Interesting “alternative fact” in NY Times article on #MauriceMcCabe crisis

Last night we were treated to a classic example of the fantasy world in which our Irish national parliament exists.

There was a debate in the Dáil over a Sinn Fein motion of no confidence in the government, of which the highlight was a remarkable bit of attempted political chicanery by former minister under Bertie Ahern and current Fianna Fáil leader Micheal Martin.

Somehow he managed to (1) berate Sinn Féin for having brought the motion in the first place and (2) attack the government for their (admittedly shocking) handling of the Maurice McCabe situation, before his party proceeded to abstain from the vote altogether, effectively helping Kenny’s government survive.

Just in case you are a little bit behind the curve on what has happened with McCabe, the New York Times offers a brief refresher course with this article posted yesterday.  And as part of it, there is a glaring error that demands immediate correction.  Or IS IT an error?

Both Mr. Kenny’s party, Fine Gael, and its coalition partner, Fianna Fail, had little appetite for fresh elections that could unsettle their fragile government.

Earlier in the article, a sentence which would make Gerry Adams very happy…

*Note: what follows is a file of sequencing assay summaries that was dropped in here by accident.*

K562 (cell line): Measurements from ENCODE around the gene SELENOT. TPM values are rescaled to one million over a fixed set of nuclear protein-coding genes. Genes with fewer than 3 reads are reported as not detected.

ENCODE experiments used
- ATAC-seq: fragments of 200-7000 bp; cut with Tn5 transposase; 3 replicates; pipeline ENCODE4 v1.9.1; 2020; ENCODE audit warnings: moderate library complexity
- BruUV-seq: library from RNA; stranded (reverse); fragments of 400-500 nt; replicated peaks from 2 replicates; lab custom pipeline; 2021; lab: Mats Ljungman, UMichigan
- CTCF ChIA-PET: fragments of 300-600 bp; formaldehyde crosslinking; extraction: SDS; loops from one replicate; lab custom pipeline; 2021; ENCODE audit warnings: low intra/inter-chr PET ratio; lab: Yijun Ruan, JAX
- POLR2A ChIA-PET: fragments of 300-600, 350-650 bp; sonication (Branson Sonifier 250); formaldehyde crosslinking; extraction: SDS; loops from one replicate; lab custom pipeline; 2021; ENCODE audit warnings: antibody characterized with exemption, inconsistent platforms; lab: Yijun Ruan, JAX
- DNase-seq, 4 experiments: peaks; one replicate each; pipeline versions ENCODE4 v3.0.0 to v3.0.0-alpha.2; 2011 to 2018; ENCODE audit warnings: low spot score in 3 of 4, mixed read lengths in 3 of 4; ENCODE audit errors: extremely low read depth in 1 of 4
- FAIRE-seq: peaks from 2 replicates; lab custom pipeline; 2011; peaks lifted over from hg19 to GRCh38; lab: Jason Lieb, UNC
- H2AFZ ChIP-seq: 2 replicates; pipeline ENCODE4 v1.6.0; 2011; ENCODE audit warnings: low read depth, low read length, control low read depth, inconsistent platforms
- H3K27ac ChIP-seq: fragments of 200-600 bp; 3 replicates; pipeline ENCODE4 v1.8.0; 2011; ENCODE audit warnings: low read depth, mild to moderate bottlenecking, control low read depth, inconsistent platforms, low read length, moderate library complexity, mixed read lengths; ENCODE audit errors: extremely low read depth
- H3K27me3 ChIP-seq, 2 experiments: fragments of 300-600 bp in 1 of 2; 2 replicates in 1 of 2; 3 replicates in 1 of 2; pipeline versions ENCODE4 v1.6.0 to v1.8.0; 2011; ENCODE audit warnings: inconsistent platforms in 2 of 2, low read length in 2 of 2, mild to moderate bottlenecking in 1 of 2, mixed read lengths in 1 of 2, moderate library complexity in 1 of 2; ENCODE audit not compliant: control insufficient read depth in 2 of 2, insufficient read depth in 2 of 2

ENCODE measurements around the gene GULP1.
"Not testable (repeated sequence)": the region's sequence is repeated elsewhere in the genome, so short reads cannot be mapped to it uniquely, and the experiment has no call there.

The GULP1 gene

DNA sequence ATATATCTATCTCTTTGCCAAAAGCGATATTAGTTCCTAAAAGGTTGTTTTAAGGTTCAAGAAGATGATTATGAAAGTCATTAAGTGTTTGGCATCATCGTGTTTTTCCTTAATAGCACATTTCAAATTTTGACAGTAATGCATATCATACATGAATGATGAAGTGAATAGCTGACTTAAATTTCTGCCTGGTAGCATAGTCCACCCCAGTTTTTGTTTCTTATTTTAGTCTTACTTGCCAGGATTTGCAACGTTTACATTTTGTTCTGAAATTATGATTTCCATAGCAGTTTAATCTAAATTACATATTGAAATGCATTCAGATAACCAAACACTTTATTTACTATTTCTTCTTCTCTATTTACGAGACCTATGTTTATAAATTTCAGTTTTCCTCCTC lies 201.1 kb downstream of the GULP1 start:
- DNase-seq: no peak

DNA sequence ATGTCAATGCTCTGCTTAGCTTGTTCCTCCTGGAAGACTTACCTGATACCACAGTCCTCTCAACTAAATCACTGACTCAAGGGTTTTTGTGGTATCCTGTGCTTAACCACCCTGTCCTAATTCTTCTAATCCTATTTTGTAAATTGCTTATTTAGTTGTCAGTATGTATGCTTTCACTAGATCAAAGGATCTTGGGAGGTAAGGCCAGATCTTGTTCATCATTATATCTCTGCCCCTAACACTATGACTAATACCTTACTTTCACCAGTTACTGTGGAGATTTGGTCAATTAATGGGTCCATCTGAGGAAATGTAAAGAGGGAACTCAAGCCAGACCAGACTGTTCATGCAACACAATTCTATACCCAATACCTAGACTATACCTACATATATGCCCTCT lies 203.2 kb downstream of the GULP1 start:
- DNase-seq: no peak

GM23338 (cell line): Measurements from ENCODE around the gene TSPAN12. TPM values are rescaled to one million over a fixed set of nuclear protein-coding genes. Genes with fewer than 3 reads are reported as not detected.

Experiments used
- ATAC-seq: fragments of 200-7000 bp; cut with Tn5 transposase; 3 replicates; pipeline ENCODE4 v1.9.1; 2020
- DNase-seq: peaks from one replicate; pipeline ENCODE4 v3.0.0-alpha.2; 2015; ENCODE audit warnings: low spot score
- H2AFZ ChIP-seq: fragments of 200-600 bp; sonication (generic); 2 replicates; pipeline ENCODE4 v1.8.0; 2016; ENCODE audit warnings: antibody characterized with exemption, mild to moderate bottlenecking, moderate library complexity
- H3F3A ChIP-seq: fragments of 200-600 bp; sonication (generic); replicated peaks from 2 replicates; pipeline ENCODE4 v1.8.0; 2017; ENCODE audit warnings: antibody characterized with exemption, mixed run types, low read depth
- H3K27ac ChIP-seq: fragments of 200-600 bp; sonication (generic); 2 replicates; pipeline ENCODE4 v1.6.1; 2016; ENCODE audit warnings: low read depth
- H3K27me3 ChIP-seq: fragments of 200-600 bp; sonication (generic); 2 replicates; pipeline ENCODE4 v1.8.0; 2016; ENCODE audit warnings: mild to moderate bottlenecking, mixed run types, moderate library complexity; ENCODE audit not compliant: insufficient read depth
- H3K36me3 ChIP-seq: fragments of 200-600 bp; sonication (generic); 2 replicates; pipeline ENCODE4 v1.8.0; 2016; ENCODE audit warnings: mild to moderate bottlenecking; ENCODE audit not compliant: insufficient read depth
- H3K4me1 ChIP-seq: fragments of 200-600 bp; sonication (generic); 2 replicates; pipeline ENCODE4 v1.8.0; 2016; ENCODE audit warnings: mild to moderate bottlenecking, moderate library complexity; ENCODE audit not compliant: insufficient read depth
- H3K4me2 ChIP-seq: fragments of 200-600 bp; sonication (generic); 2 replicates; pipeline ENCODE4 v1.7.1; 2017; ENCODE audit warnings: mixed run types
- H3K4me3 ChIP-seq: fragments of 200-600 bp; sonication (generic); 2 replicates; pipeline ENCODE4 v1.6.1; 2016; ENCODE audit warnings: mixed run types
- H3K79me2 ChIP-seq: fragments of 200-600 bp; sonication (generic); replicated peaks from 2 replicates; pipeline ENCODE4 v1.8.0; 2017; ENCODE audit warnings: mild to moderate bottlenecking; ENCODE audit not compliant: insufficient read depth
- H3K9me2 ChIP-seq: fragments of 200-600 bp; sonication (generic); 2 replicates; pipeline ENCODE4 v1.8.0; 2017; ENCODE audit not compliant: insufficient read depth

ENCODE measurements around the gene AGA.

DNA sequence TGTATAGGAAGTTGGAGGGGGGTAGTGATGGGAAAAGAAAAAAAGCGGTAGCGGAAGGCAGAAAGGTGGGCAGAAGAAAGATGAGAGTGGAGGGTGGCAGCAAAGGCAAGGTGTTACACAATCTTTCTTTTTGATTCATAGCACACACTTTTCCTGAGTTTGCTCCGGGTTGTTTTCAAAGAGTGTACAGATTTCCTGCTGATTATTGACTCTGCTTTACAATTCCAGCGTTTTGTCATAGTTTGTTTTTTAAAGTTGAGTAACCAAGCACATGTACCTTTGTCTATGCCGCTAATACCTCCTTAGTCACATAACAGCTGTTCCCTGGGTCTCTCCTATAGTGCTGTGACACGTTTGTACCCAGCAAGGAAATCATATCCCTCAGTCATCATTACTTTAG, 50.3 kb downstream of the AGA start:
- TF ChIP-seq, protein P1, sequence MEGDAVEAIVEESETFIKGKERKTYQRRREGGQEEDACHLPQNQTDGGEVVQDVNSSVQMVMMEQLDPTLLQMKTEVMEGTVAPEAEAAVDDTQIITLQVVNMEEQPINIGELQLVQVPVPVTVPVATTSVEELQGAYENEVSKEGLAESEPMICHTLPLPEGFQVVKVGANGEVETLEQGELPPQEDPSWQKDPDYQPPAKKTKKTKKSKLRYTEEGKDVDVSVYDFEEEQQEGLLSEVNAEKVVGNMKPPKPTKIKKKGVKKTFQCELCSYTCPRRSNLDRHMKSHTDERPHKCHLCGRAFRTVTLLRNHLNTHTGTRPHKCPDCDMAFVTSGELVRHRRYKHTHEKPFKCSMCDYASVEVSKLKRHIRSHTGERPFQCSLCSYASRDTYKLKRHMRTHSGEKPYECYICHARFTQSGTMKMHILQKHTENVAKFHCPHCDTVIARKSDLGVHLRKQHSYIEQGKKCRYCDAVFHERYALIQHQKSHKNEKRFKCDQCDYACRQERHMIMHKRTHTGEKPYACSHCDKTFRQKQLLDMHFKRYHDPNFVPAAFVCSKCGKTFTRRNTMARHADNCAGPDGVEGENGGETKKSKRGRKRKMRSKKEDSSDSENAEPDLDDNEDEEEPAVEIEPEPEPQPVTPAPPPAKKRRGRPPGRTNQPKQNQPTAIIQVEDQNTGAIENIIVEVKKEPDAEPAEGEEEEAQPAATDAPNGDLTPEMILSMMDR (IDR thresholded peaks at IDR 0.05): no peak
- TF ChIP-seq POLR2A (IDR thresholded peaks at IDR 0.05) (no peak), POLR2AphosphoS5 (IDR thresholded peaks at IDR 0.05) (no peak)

There were heated exchanges between Mr. Kenny and Gerry Adams, the leader of the opposition Sinn Fein party.

Naturally the Civil War duopoly would object to this depiction, as last year they somehow managed to cobble together a government with sticky plaster in an attempt to keep Fianna Fail on the opposition benches at the expense of Adams & his posse.

I’m no fan of Sinn Féin, but I’m not so sure this article has gotten anything wrong.  It’s more like that kid in the story who points out the Emperor has no clothes.

First and foremost, the McCabe family, and anyone else brave enough to come forward and call out corruption among their superiors for that matter, deserves to have their shocking treatment dealt with fairly and publicly, not just for their sake, but also for anyone who might wish to do similar in the future.

Next there is the matter of Martin, Simon Coveney and Leo Varadkar – the three men best poised to bring down Enda Kenny.  If this government must stay in place going forward, it needs some semblence of stability, and statements from each of them are the only way to bring that.

By saying nothing, they are demonstrating that they don’t want to deal with what the Taoiseach has on his plate right now (this whistleblower crisis, #RepealThe8th and #Right2Water to name just three), thus showing themselves to be cowards.  JLP